Coming back to The Goldfinch, it’s a first person account of a boy named Theodore Decker who gets caught in a bomb explosion in a museum, when he was 13. Although he survives, his mother dies. After the explosion, when he comes to his senses, he finds himself near a dying old man who gives him a ring to deliver to someone. Before the explosion, he had seen this old man accompanying a girl he had been drawn to in an exceptional manner. Both the old man and Theodore – “Theo” – have no idea whether the girl has survived the explosion or not.
There is blood everywhere, his ears are numb, his head hurts, he cannot see, and amidst that, the old man goes on and on and while he’s talking to Theo he points to a small painting named The Goldfinch, supposedly painted by Carel Fabritius, a 15th century painter. There is total confusion and chaos. Theo isn’t sure whether the old man is going to survive or not. He promises to send in help, takes the painting and somehow exits the museum. Expecting another explosion and taking him to be just another kid loitering around the crime scene, one of the policemen chases him away without paying attention to what he’s trying to tell. He thinks that his mother is either still inside trying hard to come out, or she’s already out and heading towards home. Somehow he reaches home and starts waiting for his mother. He’s pretty sure that sooner or later she is going to turn up.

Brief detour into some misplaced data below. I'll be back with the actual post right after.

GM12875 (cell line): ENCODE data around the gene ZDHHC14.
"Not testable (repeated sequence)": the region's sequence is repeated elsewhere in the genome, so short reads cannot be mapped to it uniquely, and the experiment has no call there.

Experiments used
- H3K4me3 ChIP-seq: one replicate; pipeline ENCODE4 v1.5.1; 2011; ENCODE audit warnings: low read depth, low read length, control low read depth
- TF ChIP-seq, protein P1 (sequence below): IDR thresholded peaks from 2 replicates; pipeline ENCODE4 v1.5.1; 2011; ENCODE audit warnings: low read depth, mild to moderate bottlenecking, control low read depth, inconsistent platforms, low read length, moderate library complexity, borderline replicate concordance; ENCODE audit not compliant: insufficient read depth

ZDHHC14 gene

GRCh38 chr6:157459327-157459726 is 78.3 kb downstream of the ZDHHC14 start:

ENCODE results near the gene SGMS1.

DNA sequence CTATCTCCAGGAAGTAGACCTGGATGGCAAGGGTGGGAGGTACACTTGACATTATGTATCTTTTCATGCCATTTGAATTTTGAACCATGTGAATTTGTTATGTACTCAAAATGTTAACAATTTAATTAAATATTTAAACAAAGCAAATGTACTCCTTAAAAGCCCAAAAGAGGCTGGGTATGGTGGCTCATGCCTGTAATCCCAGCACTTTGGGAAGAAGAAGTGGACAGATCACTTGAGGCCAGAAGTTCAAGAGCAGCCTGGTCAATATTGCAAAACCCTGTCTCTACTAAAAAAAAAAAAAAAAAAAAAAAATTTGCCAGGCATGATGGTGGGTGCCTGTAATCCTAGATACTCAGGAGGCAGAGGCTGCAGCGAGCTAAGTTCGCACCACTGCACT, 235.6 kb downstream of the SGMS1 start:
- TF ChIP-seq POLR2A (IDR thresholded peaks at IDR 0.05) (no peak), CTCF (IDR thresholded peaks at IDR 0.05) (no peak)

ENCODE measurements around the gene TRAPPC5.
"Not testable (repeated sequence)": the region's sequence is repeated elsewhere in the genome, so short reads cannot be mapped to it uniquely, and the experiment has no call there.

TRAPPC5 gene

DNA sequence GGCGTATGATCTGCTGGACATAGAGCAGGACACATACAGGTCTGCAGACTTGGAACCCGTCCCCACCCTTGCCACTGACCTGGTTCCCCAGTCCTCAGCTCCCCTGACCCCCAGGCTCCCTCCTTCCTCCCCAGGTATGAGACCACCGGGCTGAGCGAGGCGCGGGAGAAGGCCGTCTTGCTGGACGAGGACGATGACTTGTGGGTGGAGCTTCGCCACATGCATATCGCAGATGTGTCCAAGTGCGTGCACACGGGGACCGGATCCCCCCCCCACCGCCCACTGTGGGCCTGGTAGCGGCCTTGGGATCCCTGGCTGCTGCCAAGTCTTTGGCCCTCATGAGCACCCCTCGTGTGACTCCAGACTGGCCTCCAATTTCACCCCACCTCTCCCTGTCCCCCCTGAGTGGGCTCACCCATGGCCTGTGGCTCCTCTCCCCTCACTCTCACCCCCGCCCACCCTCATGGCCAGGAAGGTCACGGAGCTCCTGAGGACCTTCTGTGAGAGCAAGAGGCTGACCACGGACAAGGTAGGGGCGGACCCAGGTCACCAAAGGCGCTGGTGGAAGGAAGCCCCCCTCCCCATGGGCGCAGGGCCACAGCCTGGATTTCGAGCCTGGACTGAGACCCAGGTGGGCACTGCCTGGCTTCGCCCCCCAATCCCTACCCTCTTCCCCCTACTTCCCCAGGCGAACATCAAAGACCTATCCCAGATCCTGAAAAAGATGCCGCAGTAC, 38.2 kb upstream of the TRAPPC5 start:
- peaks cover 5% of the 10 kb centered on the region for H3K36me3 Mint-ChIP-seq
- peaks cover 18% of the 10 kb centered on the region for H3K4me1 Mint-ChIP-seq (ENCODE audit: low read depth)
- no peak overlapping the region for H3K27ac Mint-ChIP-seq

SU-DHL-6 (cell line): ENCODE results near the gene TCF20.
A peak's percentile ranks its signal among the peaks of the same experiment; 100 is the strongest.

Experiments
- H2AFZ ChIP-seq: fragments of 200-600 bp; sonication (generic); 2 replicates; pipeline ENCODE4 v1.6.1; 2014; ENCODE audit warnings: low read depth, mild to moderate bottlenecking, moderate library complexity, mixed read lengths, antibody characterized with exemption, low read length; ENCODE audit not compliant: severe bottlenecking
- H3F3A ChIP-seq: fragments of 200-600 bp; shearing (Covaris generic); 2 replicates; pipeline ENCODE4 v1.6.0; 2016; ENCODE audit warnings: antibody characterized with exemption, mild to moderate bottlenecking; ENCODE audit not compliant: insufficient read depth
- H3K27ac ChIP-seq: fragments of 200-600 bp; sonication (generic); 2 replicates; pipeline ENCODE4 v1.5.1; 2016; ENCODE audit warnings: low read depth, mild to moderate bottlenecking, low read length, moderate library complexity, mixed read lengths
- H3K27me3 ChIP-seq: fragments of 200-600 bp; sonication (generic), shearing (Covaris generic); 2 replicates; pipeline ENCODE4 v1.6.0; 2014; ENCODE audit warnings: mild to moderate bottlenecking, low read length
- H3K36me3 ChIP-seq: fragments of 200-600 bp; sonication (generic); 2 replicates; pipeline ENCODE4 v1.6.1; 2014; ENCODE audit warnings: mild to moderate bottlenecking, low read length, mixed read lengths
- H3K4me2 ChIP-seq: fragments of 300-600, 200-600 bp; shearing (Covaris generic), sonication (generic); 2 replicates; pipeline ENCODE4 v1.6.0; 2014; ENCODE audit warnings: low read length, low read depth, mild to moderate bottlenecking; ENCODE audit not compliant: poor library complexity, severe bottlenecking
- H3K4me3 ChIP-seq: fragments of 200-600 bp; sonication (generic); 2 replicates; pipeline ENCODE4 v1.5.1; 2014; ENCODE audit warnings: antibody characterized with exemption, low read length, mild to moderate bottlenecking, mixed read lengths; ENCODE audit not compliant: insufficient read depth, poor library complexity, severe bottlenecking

Beyond her mother there is no life for him. The alcoholic, abusive father has left them, bringing both of them closer. Her mother, a former, lesser-known model, had deep interest in arts, especially painting and Theo inherits some of that interest. Before the museum they were heading to Theo’s school because he had been suspended for either smoking on the premises or indulging in an activity that cannot be indulged in inside the school – I forget. Since there was some time left, they decided to visit the museum where his mother wanted to see one of her favorite paintings. Suddenly, she leaves him in a room, remembering that she wanted to have another look at a particular painting just for a few more minutes, and goes into another room which perhaps bore the maximum brunt of the explosion. At home, alone, he is convinced that his mother is alive somewhere, caught up in something unavoidable, and is going to come back any time. He even saves the leftover food for her. He saves the painting for her in his room.